As has been previously indicated, another principle may well be invoked in situations in which a specific procedure is prescribed by the constitution, by-laws, rules or regulations of the hospital for admitting or excluding a physician from its staff and it is claimed that the hospital authorities did not comply with those requirements. Under such circumstances, some courts have intervened, but only to the extent of requiring adherence to the prescribed procedure, Berberian v. Lancaster Osteopathic Hosp. Ass'n. Inc., 395 Pa. 257, 149 A.2d 456. No such question is involved in the case at bar.
Some decisions have distinguished between private and public hospitals in this connection, and have permitted a limited court review in such matters in cases of public hospitals. Rosner v. Eden Township Hospital District, 58 Cal.2d 592, 25 Cal.Rptr. 551, 375 P.2d 431; North Broward Hospital District v. Mizell, Fla., 148 So.2d 1; Dayan v. Wood River Township Hospital, 18 Ill.App.2d 263, 152 N.E.2d 205; Alpert v. Board of Governors of City Hospital, 286 App.Div. 542, 145 N.Y.S.2d 534. This, too, is a phase of the subject that does not confront the Court in this instance.
There are sound reasons that lead the courts not to interfere in these matters. Judicial tribunals are not equipped to review the action of hospital authorities in selecting or refusing to appoint members of medical staffs, declining to renew appointments previously made, or excluding physicians or surgeons from hospital facilities. The authorities of a hospital necessarily and naturally endeavor to their utmost to serve in the best possible manner the sick and the afflicted who knock at their door. Not all professional men, be they physicians, lawyers, or members of other professions, are of identical ability, competence, or experience, or of equal reliability, character, and standards of ethics. The mere fact that a person is admitted or licensed to practice his profession does not justify any inference beyond the conclusion that he has met the minimum requirements and possesses the minimum qualifications for that purpose. Necessarily hospitals endeavor to secure the most competent and experienced staff for their patients. Without regard to the absence of any legal liability, the hospital in admitting a physician or surgeon to its facilities extends a moral imprimatur to him in the eyes of the public. Moreover not all professional men have a personality that enables them to work in harmony with others, and to inspire confidence in their fellows and in patients. These factors are of importance and here, too, there is room for selection. In matters such as these the courts are not in a position to substitute their judgment for that of professional groups.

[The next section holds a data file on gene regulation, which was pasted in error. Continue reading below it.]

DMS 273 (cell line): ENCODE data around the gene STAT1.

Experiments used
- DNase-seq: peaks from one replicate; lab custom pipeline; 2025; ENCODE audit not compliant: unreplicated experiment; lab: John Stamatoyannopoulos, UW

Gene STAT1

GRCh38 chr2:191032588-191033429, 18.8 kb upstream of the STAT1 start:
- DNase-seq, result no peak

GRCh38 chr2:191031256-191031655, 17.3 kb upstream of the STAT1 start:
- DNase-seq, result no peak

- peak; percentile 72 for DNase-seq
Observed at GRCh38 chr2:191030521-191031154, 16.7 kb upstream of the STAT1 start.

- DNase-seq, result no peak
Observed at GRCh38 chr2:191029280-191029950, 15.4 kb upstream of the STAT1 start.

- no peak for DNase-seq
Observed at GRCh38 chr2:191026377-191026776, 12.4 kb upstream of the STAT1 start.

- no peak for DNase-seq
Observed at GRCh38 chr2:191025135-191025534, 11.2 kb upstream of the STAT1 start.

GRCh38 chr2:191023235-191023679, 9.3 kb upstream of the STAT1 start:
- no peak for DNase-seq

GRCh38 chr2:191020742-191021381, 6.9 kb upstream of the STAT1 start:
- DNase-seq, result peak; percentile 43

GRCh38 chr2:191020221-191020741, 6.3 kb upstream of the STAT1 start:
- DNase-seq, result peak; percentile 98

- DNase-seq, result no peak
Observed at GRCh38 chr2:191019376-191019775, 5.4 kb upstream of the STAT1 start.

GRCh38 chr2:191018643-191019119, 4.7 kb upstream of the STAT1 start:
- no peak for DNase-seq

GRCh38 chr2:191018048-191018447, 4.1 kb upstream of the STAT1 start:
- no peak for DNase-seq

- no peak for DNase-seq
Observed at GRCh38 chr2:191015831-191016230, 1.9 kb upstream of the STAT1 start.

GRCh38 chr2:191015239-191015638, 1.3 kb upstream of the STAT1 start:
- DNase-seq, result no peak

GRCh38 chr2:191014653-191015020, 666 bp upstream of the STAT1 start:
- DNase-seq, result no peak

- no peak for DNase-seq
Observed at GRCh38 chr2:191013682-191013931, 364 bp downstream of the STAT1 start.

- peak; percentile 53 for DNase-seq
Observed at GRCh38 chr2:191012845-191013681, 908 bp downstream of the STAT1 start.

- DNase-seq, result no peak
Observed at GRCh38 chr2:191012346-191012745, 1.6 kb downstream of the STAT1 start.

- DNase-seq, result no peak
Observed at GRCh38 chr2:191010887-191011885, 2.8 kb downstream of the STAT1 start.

It is cogently argued that considering the large number of physicians and surgeons found in a big city such as Washington, it is not practicable for any single hospital to accommodate every member of the profession with its facilities. It is persuasively urged that there are a number of private hospitals in the District of Columbia and that no one of them is physically capable of extending its resources to every doctor of medicine practising in the area. It becomes indispensable, therefore, for every such institution to make choices as to whom it will admit to its portals.
The Court is not unmindful of the fact that due to the shortcomings of human nature, an occasional injustice may result, because of clashes of personality or tempermanent, possible likes and dislikes, jealousy or differences of opinion. The Courts, however, do not sit to remedy every ill caused by the frailties of mankind. Their function is but to vindicate legal rights and redress legal wrongs.
In view of the conclusion reached that the Court may not interpose to review the decision of the hospital in failing to renew the plaintiff's appointment on the courtesy staff, no action lies against the corporation or its officers for a declaratory judgment or an injunction.
Little need be said as to the claim for damages for defamation. It does not appear whether the failure to renew the plaintiff's appointment was due to any alleged defect on his part in his professional capability or integrity, or whether it was caused by some circumstance that does not reflect on his professional standing. There is no averment as to the exact contents of the alleged defamatory statement. Clearly no valid claim for damages for defamation, be it libel or slander, is set forth in the complaint.
Accordingly, the defendants' motion for summary judgment is granted.